Critical Web Design Rules

Updated: March 11, 2010

When creating a new website or redesigning an existing site, there are four critical rules which should be followed to make the site effective, functional, loved by search engines - and successful.

1. Easy to Read.

When building a website, the first thing you need to be sure of is that your website is easy to read. When you write content, remember that most website visitors don't read every word of a page - in fact, they only scan pages to find what they want.

Break up Your Content

Break up your pages and use headers between major ideas so people scanning your site can find what they want quickly. Use meaningful headers between each paragraph and major ideas as this makes the website more SEO friendly. Always use good writing structure and avoid long sentences and large paragraphs. Using bullets and points wherever necessary will make your content look neat and good to read.

Color and Fonts

To help readability, use high contrast colors between font and background. Black text against a white background may seem stark, but it is very readable. To make a website easy on the eyes, try an off-white background and a dark gray (almost black) text color.

Things to avoid with content color:
• Avoid vibrant background colors like purple or yellow. Such back colors make text difficult to read.
• Avoid using an image behind your text.
• Avoid using bright text colors on bright backgrounds.

Fonts Matter

Simple fonts are the best; the more fancy the font, the harder it is to read. Since many browsers only have the standard font set, use standard fonts. In reality, there is no "standard", but there are certain fonts that are installed on most browsers. These include Arial, Verdana, Tahoma and Times New Roman. Your readers will see something different than you see if you use other fonts.

Standard Compliant Browser for Development

When developing and testing your site, use a Standards compliant browser like Firefox. If you develop your site to be standards compliant, it will work in most browsers, including MS Internet Explorer (IE). It is recommended that you test your site using the latest and last browser versions of IE (IE6 and IE7). To run multiple versions of IE on the same machine, has a free installer that will install multiple versions of IE. It works great!

Keywords in Content

Of course, when writing content, not only should it be formatted to be readable, but it must also be consumable by not only people, but by search engines. One way to make the subject of the content known to search engines is to use the keywords that people use to search for your site in your content. Be sure to use keywords in your header tags, your first paragraph and throughout your text. The keyword density should be between 4% and 7% - but any more than that could 1) be hard to read and still make sense and 2) be considered spam by search engines and banned. Keywords should also be used in your TITLE tags and your Meta description.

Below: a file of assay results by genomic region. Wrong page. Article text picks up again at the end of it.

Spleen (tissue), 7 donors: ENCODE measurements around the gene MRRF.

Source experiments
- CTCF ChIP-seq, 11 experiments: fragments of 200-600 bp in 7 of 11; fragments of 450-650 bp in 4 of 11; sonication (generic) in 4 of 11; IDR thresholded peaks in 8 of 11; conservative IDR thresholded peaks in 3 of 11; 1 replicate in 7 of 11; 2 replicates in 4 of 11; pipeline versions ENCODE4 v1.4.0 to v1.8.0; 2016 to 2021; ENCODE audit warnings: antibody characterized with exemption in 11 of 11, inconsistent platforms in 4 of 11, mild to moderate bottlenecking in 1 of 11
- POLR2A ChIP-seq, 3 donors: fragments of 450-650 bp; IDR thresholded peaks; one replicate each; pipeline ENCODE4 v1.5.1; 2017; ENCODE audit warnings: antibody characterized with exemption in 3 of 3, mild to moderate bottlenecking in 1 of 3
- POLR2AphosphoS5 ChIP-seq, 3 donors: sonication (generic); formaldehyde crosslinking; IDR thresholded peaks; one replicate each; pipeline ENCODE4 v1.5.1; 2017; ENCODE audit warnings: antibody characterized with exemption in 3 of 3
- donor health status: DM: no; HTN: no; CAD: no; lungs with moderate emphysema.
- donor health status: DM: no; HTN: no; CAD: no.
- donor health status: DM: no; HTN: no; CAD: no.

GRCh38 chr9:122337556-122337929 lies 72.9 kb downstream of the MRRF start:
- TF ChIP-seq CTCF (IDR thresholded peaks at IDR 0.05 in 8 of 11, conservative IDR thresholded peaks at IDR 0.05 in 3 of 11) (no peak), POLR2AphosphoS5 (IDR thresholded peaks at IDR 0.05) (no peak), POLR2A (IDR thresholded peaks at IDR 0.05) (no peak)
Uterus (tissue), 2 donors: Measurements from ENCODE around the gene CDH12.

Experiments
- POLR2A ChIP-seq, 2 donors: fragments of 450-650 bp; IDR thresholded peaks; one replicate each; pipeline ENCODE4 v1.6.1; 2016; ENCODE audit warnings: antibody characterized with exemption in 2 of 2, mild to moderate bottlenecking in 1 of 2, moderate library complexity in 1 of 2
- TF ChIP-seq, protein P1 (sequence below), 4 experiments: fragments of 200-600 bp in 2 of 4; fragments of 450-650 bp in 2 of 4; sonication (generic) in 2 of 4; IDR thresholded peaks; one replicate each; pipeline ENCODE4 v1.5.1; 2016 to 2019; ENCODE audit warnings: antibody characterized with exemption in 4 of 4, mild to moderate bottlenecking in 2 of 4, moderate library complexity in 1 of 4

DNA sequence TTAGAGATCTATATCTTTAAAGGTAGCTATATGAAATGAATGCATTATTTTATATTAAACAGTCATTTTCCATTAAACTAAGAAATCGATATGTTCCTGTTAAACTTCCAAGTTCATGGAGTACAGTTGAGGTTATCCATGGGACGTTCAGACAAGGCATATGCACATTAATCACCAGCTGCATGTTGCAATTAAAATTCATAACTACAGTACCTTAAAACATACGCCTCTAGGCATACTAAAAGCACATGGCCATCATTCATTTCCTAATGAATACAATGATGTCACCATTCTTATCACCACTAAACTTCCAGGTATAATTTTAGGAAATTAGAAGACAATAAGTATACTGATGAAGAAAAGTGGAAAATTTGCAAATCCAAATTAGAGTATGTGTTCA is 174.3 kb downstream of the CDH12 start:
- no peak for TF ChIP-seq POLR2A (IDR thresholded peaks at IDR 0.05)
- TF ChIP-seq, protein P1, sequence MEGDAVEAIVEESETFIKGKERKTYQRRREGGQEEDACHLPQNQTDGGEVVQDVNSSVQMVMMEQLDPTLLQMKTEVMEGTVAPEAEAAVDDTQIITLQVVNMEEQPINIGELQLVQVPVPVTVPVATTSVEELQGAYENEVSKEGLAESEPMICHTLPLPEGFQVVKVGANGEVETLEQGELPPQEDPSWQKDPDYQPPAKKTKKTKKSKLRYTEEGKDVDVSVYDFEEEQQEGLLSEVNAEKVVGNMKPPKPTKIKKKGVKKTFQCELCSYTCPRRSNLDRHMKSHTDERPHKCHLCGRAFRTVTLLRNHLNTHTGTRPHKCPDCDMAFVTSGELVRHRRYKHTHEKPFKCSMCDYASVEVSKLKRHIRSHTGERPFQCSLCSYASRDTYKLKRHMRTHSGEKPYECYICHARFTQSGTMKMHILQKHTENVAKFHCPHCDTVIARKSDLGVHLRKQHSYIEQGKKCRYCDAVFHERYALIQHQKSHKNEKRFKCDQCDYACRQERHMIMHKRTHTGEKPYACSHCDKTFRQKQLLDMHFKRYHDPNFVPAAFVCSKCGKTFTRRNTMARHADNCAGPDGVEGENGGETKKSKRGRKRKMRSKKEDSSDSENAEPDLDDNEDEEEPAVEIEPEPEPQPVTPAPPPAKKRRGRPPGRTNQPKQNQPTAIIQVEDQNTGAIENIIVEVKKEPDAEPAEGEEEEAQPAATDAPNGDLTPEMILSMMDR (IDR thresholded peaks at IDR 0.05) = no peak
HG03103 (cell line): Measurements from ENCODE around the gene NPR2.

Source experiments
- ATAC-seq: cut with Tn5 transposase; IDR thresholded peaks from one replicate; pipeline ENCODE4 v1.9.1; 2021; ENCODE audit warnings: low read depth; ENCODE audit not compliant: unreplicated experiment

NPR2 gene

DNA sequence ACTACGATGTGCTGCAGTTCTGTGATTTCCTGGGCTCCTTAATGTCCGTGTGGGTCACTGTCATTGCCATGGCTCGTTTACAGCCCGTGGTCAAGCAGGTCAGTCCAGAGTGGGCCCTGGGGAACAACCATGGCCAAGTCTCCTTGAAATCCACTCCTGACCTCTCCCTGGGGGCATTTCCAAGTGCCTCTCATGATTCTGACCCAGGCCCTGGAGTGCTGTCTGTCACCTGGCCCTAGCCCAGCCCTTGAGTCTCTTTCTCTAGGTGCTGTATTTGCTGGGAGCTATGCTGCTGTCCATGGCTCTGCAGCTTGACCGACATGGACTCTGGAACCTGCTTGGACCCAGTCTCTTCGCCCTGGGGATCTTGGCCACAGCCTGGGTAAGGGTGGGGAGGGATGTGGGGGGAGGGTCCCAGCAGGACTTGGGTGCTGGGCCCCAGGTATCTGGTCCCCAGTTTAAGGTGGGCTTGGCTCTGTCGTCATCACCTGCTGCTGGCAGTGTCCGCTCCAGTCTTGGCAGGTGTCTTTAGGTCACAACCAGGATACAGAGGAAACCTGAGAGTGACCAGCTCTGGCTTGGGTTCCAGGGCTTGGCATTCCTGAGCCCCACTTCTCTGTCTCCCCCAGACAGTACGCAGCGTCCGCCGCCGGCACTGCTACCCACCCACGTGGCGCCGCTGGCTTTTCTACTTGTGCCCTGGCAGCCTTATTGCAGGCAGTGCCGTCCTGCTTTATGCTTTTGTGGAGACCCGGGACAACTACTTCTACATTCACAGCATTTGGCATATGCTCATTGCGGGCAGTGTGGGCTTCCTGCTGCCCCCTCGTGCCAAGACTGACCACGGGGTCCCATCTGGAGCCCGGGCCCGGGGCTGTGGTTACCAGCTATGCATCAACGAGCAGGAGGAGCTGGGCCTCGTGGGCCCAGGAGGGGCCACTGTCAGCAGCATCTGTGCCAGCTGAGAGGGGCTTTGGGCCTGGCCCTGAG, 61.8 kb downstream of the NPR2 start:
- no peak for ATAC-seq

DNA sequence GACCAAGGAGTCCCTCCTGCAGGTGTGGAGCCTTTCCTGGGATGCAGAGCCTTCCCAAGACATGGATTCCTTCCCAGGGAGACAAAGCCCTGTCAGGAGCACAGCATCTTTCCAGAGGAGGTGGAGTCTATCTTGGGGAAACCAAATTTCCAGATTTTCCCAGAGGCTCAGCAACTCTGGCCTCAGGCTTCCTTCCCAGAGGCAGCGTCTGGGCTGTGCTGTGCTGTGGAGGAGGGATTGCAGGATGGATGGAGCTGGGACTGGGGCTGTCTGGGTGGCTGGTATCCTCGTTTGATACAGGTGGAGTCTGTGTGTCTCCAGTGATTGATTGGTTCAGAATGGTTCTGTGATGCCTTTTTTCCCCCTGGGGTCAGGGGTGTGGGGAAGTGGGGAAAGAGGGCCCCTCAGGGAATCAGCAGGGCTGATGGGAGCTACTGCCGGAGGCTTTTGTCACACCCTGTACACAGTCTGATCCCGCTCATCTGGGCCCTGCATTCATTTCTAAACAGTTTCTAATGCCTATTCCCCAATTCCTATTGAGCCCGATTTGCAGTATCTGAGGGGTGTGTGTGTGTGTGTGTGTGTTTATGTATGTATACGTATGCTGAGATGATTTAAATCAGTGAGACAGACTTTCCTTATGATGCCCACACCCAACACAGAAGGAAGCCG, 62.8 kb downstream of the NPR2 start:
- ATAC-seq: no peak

2. Simplify Navigation.

The menus and links make up the navigation that the visitor uses to get from page to page in a site. Always plan a site around how people will get from page to page. A visitor to your site should be able to get to what they want within three clicks of their mouse.

Multiple navigation points make it easy to find things. Repeat the top menu and at the bottom. Also create a left or right menu.

Using links within your text to other areas on your site. You can create links so that they are good for search engine optimization (SEO). There are generally two ways to create links within your text:
1. The wrong way: "For search engine optimization techniques, click here."
2. The right way: "Good techniques for search engine optimization are important to use."

Using link text (anchor text) that describes what the link is about is the best way. Search engine web crawlers (programs that automatically index the contents of websites) visit your site, they "read" links. Spiders can index descriptive links into a subject or keyword category. Spiders have nothing to work with when reading a "click here" until it reaches the linked page.

This is Cross Linking - use it as much as possible when it makes sense to do so when writing your content.

3. Consistent Design.

At most, one or two layouts should be used in your site design. As a reader browses your site, they should be able to get used to looking in the same place for your navigation, for your sub-navigation and for your content. That's all there is to say about that.

4. Lower Page Weight is Better.

Page weight is the total size of a page on your site in bytes - code, text and images. Your site's page weight makes a big difference to your viewers. Lighter page weight is better for your readers because the page will download faster. The faster a page downloads, the faster they will get to the content.

What is Means to be Light
• No large images.
• Fewer images are better.
• Optimize images for the web at no more than 72 dpi
• Use as small an image dimension as possible for the given design.
• Use a table td bgcolor attribute or a background-color style attribute for solid color backgrounds.
• Make gradients horizontal or vertical (not diagonal) so that you can use a small image "strip" and repeat it.

Ways to make pages lighter:
• Use linked style sheets
• Use DIVs instead of TABLEs where possible
• Use simple repeating backgrounds for effect

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